7
May

Color in Spinning

You’re spinning? Isn’t it just too much fun?

Once you are confident with your skills, I know you are going to be happy for years as you feel all sorts of fibers slip through your fingers. But, handspinning isn’t just a tactile experience. Color is a whole other world of spinning. I think it is even more fun because it is a way for you to add your own color preferences to spinning.

Color in Spinning by Deb Menz is a large book but Deb’s lessons make working with color completely approachable. The page sizes and quality paper provide a excellent canvas for the large, colorful, detailed photos.

In Chapter One, Deb covers color principles that are the most useful to spinners. After years of learning how to achieve clear colors, rather than muddy and subtle, Deb has learned how to adapt the classic color theories to the challenges of dyeing fibers. Even though Deb talks to you about theory, she strongly recommends that you understand the essence of colors and their relationships and then mix your colors intuitively.

Starting with Chapter Two, you begin to put your color understanding to work. Immersion dyeing is an excellent way to begin your color adventures. You will learn about different types of dyes, equipment and finally how to dye your fiber by immersing it in a colorful bath.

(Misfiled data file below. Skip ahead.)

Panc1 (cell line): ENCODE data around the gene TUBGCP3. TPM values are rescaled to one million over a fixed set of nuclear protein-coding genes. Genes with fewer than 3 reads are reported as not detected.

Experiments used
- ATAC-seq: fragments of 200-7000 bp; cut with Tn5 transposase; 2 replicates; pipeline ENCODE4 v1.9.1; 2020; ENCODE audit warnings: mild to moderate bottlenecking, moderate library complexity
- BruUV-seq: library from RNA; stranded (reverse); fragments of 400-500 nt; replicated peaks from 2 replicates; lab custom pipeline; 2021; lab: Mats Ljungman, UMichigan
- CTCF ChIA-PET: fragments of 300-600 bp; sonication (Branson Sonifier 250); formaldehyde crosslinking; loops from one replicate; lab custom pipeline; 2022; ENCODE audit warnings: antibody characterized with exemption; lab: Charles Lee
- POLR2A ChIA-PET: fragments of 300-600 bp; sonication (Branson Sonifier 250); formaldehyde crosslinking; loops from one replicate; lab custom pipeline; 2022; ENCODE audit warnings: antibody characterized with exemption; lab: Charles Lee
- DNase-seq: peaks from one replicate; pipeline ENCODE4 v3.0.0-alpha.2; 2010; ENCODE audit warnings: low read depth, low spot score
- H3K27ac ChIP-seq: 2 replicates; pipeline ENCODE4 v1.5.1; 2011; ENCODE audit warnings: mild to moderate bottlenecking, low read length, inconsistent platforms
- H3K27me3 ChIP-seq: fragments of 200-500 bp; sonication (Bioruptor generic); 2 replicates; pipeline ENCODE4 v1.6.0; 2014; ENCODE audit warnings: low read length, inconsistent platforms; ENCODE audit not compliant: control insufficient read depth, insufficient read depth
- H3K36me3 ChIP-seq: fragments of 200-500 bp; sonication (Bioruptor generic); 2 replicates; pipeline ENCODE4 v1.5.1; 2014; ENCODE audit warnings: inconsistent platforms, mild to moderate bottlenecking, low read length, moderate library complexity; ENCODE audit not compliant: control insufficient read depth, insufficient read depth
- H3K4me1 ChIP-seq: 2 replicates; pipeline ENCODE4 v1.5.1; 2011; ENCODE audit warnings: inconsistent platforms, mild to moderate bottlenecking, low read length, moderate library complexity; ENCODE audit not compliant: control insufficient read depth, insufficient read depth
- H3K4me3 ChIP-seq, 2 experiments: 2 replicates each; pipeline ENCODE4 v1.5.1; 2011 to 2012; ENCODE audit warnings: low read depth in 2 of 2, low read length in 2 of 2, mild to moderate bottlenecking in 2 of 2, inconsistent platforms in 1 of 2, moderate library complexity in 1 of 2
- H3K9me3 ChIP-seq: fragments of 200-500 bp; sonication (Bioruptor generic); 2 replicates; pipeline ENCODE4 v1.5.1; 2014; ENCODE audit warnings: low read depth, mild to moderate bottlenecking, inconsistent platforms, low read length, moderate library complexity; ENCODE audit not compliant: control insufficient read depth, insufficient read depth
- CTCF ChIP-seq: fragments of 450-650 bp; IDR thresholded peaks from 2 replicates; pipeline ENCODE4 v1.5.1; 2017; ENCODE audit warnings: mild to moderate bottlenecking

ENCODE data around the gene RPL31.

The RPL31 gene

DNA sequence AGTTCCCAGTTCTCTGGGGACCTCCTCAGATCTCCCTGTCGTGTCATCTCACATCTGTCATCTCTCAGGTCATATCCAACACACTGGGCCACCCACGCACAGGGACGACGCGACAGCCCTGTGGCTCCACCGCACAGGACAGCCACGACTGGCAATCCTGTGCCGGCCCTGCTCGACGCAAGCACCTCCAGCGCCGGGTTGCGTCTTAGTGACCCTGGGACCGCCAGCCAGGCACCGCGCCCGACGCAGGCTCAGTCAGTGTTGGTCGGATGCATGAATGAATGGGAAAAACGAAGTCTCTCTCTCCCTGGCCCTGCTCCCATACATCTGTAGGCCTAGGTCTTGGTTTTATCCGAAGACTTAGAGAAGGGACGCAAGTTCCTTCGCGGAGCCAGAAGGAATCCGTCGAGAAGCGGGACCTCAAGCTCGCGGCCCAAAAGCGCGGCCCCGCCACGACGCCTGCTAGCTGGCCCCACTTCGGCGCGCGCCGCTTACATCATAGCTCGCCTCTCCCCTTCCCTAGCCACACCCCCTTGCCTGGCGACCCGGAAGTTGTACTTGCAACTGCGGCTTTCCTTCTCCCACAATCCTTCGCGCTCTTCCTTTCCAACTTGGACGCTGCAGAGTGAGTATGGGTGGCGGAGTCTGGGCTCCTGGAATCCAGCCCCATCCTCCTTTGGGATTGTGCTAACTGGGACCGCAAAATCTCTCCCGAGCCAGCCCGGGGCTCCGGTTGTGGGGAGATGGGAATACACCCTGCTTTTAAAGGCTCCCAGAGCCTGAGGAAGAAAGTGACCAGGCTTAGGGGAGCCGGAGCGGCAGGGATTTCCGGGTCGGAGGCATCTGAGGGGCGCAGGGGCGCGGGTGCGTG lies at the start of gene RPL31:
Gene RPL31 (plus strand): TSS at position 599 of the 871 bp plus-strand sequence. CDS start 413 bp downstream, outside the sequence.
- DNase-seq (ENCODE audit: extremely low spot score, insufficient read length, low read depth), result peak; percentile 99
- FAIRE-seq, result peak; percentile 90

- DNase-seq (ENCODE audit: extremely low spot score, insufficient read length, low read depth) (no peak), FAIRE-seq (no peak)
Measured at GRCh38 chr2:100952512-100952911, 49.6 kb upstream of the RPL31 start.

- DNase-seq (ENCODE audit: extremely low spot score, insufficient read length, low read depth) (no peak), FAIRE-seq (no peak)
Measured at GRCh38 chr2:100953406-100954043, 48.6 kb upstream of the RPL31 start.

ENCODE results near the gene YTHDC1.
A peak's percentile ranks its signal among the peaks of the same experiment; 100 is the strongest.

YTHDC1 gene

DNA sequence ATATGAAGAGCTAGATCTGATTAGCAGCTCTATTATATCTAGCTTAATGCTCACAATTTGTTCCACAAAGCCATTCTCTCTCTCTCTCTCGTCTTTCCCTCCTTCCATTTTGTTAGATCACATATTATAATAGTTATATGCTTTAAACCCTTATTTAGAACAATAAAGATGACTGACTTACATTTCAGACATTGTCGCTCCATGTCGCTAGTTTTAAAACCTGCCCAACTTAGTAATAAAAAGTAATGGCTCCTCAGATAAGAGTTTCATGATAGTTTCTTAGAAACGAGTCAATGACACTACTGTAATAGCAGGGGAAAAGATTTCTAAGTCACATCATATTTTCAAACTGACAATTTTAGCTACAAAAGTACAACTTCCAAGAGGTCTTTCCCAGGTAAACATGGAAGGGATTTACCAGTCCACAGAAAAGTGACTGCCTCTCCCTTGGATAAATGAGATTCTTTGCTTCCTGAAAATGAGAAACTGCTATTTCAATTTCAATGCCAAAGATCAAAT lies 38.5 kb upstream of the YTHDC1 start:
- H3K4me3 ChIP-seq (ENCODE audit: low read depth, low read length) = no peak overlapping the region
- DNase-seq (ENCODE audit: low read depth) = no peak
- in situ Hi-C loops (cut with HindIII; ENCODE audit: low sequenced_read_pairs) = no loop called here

When I first began spinning, I bought raw fleece, washed it, dyed it and finally worked it through a drum carder. But, these days I like to buy un-dyed roving, like our Bare Wool of the Andes, Gloss or Stroll fibers. I dye these lovely fibers and start spinning my art.

Chapter 3 covers techniques for painting rovings for spinning multicolored yarns. 

Chapter 4 reviews a topic I’m more familiar with thanks to my years of processing raw fleece – blending colors and fibers with a drum carder. From choosing a drum carder through combining color and texture together, Deb shows you every step. Including very nice tips for spinning from the colorful batts for a variety of finished yarns. Insanely fun!!

Combing is yet another way to play with color. It is a bit involved but the results can be breathtaking.

Well, that little rundown should definitely have you thinking of adding your own color sensibilities to your spinning. Just take it one step at a time and Deb will get you to a happy, colorful spinning place.

 

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